July 13, 2024


The Intersection of Information and Insight

Humira leads ICER’s latest list of ‘unsupported’ price hikes

3 min read

Price hikes for eight drugs increased U.S. healthcare spending by nearly $1.3 billion last year despite a lack of new evidence supporting their health benefits, according to a new report published Monday by the Institute for Clinical and Economic Review. 

The report, a yearly look at price increases “unsupported” by clinical data, found that AbbVie’s rheumatoid arthritis drug Humira was the chief culprit. A 2% rise in the drug’s price, then in the last year of a lengthy patent-protected monopoly, caused healthcare spending to climb by $386 million. Johnson & Johnson’s multiple myeloma treatment Darzalex, Pfizer’s breast cancer therapy Ibrance and Amgen’s bone drug Prolia each individually added more than $100 million in spending because of unsupported price hikes, the report found. 

The report is the fifth published by ICER, an influential drug price watchdog backed by a mix of non-profit foundations and at least one insurer. Over that time, the organization has expanded its probe by evaluating more drugs, with its latest report covering 250 medicines. Its initial version had only 100 and flagged seven medicines. 

ICER developed its analysis by identifying the 250 therapies with the largest U.S. sales revenue as estimated by drug pricing data company SSR Health. It only included drugs whose list price climbed more than two percentage points higher than the rate of inflation, which was just over 4% in 2022. 

ICER then identified drugs whose revenue climbed because of price hikes, and pinpointed the ones with higher increases to the “net” prices companies ultimately receive. The authors gave manufacturers the chance to correct any errors in the pricing data.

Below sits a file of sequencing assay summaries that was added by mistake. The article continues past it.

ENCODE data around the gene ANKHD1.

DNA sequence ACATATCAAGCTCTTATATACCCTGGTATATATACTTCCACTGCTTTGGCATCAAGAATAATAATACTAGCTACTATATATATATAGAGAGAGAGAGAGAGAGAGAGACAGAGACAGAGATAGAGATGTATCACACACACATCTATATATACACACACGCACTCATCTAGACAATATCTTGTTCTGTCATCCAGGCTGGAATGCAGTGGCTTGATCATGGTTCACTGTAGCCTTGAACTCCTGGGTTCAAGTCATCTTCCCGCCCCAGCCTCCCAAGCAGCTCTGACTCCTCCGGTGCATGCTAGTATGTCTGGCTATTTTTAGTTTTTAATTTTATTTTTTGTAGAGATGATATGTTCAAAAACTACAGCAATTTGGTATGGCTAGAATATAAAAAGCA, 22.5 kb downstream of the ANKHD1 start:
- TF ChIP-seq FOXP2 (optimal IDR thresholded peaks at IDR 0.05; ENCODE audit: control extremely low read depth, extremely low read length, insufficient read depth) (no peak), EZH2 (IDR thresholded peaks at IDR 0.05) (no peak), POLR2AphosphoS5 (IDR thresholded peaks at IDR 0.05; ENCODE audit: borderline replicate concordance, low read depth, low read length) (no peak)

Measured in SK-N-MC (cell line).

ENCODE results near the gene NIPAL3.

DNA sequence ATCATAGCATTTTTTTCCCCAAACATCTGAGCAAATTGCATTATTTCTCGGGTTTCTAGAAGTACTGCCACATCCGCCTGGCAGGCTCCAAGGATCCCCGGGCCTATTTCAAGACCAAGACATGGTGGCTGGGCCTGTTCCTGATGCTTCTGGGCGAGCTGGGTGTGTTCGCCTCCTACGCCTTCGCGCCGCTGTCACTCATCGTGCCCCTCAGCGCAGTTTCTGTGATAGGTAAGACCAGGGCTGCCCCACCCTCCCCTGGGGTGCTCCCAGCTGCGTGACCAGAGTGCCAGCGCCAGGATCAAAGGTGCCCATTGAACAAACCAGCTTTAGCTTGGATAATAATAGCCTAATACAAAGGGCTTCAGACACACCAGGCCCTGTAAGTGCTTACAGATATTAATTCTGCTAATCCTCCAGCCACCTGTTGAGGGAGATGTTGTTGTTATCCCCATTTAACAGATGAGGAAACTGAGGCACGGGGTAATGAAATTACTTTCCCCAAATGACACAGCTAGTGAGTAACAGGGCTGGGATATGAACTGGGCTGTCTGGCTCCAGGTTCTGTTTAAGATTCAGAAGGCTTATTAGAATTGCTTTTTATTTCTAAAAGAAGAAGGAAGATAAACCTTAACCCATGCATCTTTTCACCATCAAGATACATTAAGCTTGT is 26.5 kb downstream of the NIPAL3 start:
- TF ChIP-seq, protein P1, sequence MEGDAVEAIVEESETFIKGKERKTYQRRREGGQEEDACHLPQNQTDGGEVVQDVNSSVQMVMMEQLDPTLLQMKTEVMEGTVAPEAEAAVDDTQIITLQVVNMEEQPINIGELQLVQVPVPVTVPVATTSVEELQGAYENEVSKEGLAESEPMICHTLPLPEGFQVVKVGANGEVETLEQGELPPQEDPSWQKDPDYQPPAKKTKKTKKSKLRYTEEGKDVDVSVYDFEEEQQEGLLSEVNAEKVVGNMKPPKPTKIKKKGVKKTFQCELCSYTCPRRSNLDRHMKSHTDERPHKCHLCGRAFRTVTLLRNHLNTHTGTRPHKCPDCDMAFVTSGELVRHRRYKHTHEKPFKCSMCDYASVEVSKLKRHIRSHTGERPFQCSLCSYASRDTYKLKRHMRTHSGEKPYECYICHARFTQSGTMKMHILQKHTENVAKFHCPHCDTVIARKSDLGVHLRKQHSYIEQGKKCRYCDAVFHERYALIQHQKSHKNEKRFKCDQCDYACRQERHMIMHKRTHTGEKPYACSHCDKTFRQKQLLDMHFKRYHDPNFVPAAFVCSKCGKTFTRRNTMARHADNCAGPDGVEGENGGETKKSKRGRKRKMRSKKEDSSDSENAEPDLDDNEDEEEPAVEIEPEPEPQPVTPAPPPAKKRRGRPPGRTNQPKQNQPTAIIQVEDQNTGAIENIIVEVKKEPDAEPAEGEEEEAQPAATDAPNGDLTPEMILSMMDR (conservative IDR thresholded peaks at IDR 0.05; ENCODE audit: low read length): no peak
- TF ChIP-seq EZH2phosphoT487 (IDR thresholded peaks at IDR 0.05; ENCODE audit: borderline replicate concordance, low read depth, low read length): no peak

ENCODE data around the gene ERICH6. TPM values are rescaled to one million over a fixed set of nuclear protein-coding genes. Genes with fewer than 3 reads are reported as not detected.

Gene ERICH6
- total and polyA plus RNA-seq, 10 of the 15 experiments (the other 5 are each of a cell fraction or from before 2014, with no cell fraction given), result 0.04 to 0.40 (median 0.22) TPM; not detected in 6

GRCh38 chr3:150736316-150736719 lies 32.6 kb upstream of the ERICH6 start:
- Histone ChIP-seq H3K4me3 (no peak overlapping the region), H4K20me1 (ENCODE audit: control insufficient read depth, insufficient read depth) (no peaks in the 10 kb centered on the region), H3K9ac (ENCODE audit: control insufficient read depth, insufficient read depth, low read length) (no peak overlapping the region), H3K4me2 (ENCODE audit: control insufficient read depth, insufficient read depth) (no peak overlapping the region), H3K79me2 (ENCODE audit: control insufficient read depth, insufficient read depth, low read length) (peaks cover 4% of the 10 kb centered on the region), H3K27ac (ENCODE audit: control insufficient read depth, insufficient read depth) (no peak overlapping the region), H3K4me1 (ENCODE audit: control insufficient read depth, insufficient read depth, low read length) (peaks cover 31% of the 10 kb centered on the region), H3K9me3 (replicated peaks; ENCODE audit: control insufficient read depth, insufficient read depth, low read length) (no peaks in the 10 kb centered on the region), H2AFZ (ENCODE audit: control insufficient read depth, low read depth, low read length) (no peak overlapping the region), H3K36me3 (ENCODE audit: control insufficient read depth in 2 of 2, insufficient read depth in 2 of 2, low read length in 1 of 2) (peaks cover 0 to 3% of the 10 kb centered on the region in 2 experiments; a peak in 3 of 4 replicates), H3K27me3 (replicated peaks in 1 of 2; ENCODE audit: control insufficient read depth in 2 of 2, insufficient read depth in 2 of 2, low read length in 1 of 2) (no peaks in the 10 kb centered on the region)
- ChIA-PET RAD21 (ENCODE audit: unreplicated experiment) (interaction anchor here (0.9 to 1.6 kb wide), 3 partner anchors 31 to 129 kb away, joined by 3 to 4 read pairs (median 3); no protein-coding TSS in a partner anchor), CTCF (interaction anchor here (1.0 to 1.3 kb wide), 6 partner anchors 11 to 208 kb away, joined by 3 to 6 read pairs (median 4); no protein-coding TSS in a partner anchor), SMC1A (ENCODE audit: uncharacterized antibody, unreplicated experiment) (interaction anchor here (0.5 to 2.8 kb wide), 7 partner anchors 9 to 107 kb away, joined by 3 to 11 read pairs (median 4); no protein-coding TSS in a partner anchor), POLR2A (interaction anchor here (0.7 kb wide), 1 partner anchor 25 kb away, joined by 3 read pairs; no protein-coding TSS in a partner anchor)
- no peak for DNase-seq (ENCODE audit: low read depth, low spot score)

To determine whether a price increase was “supported,” the group searched for clinical results in the last two years proving “a substantial improvement in net health benefit.” 

The final list included 10 drugs identified using these methods, and another three responsible for the biggest increases in Medicare spending between 2020 and 2021 because of price hikes.  

Eight of the 10 drugs from the main list lacked new clinical evidence that could support a price increase. The two that did were Novartis’ heart failure drug Entresto and Incyte’s myelofibrosis treatment Jakafi.

Of the three drugs on the Medicare list, only Amgen’s bone marrow stimulant Nplate was flagged by ICER. Its 7% increase in 2021 raised healthcare spending by $17 million, the report said. 

Two Amgen drugs derived from the same active ingredient were also highlighted: the osteoporosis medicine Prolia and Xgeva, a higher-dose version used in cancer patients.

Darzalex is included in both lists, but ICER said its price increases in Medicare were justified by evidence from a study published in 2020. 

ICER’s findings drew immediate criticism from the pharmaceutical industry. In a statement, the National Pharmaceutical Council, a nonprofit health policy organization backed by drugmakers, called the yearly reports “consistently flawed.” The group called the report’s pricing data unreliable, and claimed ICER ignored a wealth of peer-reviewed evidence and used an “arbitrary and insufficient timeframe.”

“Relying on these reports could lead to ill-advised policies and inappropriately limit patient access to needed treatments,” said Kimberly Westrich, the council’s chief strategy officer, in a statement. 

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